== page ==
Happiness

Corona virus and carving out of white area

This week (and for the foreseeable future) I'm letting go of all the hustle and bustle.

Now, more than ever, is the best time to stay away from big indoor events and instead find renewal by slowing down at home or being outdoors in nature. Did you see the hashtag #flattenthecurve? If too many people contract the corona virus at the same time, our hospitals will be flooded with a demand that they cannot meet.

So it is time that we all give ourselves a “white space”, like a break, but without the negative connotation.

Have you ever heard of this term?

I like to define white space as the silence between all the bustle and chaos. It is a time when you can be human instead of doing human. You can't think of anything or what's most important – and get to the root of how you eat, love, exercise, sleep, and want to spend your time and money to make you feel light, happy, and healthy. It doesn't have to be complicated, you can keep it simple.

The advantages of spaces?

You can intentionally create a life that you want to live.

You can show yourself as your best.

White space is a gift of equal opportunities to which we all have access.

My white room happens in the early morning. I get up in the dark, put the kettle on the stove and take a 15-minute break while sitting on the couch with no electronics, no diaries, nothing but myself. I not only feel a feeling of renewal, but without wanting to, so many ideas come in.

This short break has such a positive effect on my well-being and imagination that I have decided to include even more empty space during my day. I spend a lot of time in front of the computer … and I know that it will be good for me to take a break every hour to stand outside in the warm Colorado sunshine and soak my face in the sunshine. That’s next on my list.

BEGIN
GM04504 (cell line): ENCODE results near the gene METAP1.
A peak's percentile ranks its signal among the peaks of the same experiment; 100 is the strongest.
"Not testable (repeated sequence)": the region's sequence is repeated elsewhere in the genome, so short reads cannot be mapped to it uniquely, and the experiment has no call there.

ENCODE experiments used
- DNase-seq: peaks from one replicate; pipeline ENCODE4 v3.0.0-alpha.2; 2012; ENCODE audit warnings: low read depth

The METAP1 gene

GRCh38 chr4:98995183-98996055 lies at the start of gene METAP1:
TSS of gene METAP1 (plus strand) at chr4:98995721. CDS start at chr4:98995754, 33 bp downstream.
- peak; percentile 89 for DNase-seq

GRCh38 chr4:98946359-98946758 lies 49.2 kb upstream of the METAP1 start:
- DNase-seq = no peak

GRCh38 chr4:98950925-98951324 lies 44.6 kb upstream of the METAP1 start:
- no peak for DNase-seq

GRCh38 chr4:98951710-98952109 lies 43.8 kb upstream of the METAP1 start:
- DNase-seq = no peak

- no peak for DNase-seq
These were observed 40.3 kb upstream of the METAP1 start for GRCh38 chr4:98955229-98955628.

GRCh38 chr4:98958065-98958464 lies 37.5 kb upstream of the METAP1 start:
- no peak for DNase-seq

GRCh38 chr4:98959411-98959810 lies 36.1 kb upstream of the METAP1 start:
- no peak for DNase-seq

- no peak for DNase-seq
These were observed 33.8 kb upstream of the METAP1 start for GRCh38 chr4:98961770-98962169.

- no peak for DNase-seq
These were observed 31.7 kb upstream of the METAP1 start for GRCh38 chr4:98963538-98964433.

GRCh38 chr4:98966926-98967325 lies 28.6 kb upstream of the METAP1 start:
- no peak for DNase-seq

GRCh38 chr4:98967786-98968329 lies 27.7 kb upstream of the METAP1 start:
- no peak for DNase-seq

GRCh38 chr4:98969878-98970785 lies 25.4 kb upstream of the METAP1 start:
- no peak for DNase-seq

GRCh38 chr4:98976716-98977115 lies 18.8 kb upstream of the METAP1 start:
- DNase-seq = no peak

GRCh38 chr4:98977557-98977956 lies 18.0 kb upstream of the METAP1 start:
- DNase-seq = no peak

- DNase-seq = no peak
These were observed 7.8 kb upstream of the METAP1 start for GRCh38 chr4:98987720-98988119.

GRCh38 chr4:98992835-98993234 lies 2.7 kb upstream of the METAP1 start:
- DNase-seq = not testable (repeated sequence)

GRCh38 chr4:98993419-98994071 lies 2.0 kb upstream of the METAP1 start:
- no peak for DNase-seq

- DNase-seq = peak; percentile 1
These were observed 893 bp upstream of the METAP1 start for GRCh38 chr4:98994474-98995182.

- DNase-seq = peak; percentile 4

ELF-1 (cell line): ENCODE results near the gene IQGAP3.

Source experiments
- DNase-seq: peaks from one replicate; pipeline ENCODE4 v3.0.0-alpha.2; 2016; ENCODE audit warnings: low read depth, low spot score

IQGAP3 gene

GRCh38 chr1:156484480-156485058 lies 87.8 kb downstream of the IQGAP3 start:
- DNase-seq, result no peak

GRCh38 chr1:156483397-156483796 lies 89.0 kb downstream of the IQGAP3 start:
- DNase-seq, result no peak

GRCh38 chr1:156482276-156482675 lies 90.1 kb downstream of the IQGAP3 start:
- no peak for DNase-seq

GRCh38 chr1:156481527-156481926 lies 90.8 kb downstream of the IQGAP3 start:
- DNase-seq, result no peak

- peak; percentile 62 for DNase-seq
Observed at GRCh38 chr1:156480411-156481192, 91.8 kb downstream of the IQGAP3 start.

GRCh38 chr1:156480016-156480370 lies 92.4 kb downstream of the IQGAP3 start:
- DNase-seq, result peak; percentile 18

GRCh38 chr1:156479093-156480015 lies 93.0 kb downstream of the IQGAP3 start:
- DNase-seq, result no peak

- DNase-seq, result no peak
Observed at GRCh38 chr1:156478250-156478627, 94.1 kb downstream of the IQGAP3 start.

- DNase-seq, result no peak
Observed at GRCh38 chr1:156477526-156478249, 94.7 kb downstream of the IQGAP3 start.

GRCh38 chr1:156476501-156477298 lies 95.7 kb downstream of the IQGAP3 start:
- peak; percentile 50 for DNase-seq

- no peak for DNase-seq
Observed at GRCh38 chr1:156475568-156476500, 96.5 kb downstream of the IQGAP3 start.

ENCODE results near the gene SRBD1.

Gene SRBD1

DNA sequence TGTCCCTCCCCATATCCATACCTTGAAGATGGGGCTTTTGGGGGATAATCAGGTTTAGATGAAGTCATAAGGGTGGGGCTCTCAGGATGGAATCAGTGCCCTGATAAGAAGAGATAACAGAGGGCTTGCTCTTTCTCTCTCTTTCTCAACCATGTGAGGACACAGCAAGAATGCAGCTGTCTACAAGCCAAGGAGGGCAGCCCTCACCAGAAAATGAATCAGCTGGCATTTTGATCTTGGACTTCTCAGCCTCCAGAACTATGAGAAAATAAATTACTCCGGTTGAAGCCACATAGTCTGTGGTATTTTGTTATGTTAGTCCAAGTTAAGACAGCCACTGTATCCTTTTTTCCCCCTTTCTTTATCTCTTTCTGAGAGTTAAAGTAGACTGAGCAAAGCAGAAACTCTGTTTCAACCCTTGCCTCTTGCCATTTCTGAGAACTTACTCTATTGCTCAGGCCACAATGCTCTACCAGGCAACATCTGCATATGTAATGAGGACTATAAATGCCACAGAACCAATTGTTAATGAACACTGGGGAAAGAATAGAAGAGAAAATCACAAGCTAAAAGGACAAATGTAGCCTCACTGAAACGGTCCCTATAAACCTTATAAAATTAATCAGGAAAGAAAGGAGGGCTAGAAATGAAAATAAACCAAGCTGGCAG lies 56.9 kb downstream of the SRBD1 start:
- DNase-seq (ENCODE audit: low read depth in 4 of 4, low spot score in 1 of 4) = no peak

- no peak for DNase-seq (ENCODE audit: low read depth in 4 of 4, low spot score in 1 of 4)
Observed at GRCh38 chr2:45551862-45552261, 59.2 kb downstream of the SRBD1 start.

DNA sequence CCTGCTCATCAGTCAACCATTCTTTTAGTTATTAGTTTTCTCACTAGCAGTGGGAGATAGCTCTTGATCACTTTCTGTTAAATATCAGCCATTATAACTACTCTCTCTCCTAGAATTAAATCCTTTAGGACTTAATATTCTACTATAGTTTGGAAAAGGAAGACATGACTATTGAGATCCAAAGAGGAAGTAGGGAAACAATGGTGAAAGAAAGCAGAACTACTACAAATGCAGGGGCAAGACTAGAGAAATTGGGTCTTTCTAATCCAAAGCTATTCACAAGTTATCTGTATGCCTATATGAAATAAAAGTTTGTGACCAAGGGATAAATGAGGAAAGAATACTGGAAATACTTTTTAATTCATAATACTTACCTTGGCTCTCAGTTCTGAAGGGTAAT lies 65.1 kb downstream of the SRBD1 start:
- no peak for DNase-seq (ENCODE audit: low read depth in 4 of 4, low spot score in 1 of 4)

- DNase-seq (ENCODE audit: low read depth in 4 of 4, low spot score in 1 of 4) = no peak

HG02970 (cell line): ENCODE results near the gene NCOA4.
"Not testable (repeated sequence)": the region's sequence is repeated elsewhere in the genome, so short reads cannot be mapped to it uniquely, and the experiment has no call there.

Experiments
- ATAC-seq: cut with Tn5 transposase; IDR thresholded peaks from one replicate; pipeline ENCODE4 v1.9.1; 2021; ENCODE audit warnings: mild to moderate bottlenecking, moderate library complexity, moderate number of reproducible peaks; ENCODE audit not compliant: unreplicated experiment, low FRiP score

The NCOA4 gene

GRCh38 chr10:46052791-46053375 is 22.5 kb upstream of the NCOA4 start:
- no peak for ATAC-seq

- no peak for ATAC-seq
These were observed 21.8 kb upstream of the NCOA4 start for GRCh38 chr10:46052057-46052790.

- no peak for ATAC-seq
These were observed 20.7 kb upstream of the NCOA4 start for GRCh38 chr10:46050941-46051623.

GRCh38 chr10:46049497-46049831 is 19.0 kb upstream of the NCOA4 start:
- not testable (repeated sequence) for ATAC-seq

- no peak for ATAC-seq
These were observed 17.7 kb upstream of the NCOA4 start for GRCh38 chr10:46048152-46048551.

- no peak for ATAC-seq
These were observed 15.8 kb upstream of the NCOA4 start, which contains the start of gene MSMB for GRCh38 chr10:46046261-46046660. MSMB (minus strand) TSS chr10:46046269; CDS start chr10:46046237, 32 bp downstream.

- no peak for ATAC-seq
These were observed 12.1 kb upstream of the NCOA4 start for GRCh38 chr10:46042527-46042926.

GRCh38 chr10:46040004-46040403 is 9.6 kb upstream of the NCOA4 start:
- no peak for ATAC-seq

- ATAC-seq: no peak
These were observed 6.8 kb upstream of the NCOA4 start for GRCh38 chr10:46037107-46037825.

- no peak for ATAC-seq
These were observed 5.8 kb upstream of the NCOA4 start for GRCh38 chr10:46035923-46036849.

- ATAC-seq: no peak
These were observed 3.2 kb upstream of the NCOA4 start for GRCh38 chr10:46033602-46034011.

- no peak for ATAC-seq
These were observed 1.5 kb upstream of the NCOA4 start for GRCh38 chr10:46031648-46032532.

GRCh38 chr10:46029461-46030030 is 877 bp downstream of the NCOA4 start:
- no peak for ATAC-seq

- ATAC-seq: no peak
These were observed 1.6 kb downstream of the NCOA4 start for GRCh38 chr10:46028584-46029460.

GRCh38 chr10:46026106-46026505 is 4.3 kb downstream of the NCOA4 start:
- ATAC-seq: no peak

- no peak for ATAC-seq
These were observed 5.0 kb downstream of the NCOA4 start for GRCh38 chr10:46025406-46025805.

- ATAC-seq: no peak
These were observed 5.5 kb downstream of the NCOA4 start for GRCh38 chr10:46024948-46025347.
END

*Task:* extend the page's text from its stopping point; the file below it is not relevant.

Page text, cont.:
This idea of ​​empty space is not only practical, but also universal.

In Singapore, teachers are given 10% time to develop their own innovations outside of the official curriculum. Not only are the teachers getting more creative, I can also imagine that they feel a greater sense of independence.

I had my first experience with white space over 20 years ago when I lived with a friend in an Orthodox Jewish community in Caracas, Venezuela for a short time. We didn't shoot any electronics from dawn on Friday until after sunset on Saturday. I was in my 20s at the time, trying to absorb as much of the culture as possible. This meant a lot of dancing and socializing so that I could practice my Spanish. The deliberate slowdown was a gift that I enjoyed … but probably wouldn't have initiated on my own if it hadn't been my home mandate.

Another form of white space for many people around the world is Sundays as a day off. So let's use that and rest!

What does the white room look like for you?

Maybe you are sitting on your porch and watching the clouds? Listen to the birds or hear nothing? And hopefully think about how you might want to take extra care of yourself during the coronavirus pandemic. That would definitely be a good place to get your attention. And if you feel like you're missing something, flip the script over in your head and tell yourself that you are not missing anything, but may get sick and spread the virus to others. It's just not worth it.

And if you're not sure how to take care of yourself, go back to the basics. Health can feel complicated, but intuitively we all know what is good for our wellbeing and what is not. So get some extra sleep. Eat lots of fruits and vegetables and slow down your sugar intake. Move your body – jump on a trampoline or go for a long walk. Connect with others – write a letter to a loved one that you actually wrote in the mail and send a text to a friend you haven't spoken to in a while. Breathe deeply several times throughout the day. Use this time to focus on your potential and, on the other hand, to become leaner, healthier and happier. Be the silver lining in this time of uncertainty. You have that

I am currently collecting stories about the white space and where it comes to life.

Would you be willing to share your White Space experience with me? If so, please do so and I will be excited to see what you have to say below.

About the author: Heather Aardema is a National Board certified health and wellness coach who lives in Colorado with her husband and two elementary school students. More of her essays that focus on getting well and living fully can be found at RootofWellbeing.com.

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